“By Men Who Plan Beyond Tomorrow. Traveling Kitchens Deliver Packaged Dinners. Deluxe service for Tomorrow’s homes…cooked to order dinner meals brought right to the door, piping hot, on time. Ordered a day ahead from weekly menus, food is prepared en route, delivered ready to serve in ‘room service’ containers. It will be cheers from the compact, servantless homes of Tomorrow.” detail from advertisement for Seagram’s V.O. Canadian Whiskey in Time magazine May 26, 1947. AP2 .T37 v.49 pt. 2
The Italian dictator didn’t like pasta. How could an Italian not like pasta? Mussolini’s goal for the future was to make Italy completely independent from the rest of the world in terms of resources, whether that meant conquering new territories or doing without. During the 1930’s Italy important an incredible amount of grain in order to feed Italy’s pasta obsession. Thus, in the 1930’s Mussolini began a campaign to rid Italy of pasta. Of course even though Mussolini was a powerful dictator, he couldn’t just ban pasta, such an act would lead to nationwide outrage. However, he did try to discourage pasta consumption by levying taxes on the food, and by personally encouraging people to stop eating eat. As a substitute, Mussolini advocated the consumption of rice, which he thought was easy to grow and more economical.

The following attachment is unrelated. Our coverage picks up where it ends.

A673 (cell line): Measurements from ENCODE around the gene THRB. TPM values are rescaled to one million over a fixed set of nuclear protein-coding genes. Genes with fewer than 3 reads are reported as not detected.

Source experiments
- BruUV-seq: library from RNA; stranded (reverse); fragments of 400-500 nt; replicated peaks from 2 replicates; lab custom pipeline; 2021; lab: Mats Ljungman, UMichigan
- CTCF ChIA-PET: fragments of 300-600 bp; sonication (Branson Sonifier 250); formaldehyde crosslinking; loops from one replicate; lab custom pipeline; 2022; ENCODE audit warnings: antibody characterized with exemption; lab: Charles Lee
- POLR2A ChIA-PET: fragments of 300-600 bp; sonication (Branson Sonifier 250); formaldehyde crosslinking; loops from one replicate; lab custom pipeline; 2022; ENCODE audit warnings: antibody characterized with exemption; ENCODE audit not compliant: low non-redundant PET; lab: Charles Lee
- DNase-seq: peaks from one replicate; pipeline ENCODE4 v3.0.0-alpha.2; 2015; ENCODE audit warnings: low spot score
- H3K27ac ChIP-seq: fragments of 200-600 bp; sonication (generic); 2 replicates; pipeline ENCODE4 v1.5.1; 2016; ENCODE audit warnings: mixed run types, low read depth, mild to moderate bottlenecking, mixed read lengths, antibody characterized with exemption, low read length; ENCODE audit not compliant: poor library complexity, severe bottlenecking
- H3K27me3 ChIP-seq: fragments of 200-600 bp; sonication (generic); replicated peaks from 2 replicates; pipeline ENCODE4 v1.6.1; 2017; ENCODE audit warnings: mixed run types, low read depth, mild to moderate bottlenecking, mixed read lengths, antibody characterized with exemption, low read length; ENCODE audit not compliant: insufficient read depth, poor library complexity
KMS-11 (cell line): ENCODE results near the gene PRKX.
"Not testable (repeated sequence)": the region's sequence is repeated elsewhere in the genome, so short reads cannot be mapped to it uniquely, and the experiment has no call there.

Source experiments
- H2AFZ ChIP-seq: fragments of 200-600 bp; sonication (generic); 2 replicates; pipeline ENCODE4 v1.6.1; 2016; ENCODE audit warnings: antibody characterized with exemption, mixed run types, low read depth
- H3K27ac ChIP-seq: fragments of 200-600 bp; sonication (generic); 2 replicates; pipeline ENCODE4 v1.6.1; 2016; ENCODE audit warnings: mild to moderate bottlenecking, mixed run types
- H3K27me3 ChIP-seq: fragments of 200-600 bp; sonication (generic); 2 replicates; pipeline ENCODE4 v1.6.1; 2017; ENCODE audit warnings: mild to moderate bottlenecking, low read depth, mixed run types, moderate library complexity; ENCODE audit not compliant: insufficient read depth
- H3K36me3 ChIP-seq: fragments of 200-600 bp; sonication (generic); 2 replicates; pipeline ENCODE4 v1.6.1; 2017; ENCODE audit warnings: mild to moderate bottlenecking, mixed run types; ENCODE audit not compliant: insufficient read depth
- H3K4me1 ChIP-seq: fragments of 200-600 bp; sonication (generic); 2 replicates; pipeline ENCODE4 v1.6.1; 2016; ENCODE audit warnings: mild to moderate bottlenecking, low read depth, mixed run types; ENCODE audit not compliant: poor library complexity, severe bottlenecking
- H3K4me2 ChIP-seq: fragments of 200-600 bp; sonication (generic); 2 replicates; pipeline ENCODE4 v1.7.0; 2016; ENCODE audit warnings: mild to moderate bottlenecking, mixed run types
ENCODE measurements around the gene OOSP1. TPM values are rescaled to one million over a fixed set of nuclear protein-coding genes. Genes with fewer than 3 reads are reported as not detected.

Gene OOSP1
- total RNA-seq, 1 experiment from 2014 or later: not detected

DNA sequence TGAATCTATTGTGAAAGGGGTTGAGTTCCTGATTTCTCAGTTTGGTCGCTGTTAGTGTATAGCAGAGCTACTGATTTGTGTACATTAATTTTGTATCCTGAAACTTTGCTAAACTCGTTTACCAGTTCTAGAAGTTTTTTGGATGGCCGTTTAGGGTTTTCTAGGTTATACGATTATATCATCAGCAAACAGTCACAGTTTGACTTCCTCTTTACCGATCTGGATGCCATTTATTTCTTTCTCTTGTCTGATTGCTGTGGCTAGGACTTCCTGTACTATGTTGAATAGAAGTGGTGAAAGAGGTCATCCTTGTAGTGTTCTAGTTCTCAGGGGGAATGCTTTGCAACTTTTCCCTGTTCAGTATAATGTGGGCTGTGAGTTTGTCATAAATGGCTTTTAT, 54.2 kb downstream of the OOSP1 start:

To spearhead his war on pasta, Mussolini turned to the Futurist Movement, an art and cultural movement whose aims were to modernize Italy. Often the Futurists and Italian fascists worked hand in hand to bring about political and cultural reform in Italy. The Futurists began a massive propaganda campaign which demonized pasta, making claims that it lessened virility, causes pessimism, and decreases ambition. The Futurist food movement could best be described by The Manifesto of Futurist Cooking, written personally by the Futurist Movement leader Filippo Marinetti. In it he not only offered alternatives to traditional Italian cuisine, but outlined the principles of what Futurist cooking was all about. Among its principles were the banning of pasta, the “use of perfumes and fragrances to enhance flavor”, the banning of the knife and fork, sculpted foods, especially meats, food that was to be looked at without being eaten, and the serving of food in small mouth sized portions. The Furturists even went into the realm of the bizarre, cooking foods in autoclaves, and using ozonizers to give foods the smell of ozone.